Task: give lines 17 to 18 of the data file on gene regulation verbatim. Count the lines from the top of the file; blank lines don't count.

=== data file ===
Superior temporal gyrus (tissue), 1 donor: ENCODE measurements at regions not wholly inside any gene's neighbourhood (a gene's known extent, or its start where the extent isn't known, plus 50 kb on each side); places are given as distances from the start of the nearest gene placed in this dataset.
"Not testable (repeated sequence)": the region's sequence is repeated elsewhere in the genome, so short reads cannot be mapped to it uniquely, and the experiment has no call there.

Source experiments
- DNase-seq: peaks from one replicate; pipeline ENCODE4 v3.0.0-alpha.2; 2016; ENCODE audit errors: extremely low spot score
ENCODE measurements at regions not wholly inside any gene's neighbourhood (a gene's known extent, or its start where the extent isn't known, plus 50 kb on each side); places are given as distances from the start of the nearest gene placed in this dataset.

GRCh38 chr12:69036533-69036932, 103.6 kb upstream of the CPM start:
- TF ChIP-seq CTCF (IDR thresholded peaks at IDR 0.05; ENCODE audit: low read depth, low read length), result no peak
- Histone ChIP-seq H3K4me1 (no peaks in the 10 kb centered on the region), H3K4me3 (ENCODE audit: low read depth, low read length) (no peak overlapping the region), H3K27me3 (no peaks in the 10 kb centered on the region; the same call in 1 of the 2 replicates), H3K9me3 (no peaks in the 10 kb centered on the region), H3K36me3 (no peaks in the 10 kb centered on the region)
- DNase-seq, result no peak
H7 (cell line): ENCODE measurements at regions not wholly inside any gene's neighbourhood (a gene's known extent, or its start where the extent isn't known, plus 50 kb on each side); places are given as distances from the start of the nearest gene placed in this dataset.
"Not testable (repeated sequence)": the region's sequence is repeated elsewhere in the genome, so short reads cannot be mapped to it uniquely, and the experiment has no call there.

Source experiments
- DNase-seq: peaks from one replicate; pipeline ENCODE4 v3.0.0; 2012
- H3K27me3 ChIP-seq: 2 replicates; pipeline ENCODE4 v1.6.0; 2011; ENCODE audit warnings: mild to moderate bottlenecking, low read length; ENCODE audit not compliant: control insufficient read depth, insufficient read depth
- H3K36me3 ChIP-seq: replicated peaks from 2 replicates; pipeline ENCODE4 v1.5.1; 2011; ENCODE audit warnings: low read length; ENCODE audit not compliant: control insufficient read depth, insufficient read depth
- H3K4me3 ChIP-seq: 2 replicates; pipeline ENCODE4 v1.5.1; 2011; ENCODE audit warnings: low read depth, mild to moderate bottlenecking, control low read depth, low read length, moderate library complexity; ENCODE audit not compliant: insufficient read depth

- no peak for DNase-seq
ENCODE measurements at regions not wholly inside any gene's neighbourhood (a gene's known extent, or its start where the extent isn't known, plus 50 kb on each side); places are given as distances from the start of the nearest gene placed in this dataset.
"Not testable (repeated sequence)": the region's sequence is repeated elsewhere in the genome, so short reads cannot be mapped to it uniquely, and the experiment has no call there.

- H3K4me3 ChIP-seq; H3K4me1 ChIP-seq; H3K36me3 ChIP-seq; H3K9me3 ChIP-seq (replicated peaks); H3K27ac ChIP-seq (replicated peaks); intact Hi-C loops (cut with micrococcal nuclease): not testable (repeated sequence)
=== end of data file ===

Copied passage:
- no peak for DNase-seq
ENCODE measurements at regions not wholly inside any gene's neighbourhood (a gene's known extent, or its start where the extent isn't known, plus 50 kb on each side); places are given as distances from the start of the nearest gene placed in this dataset.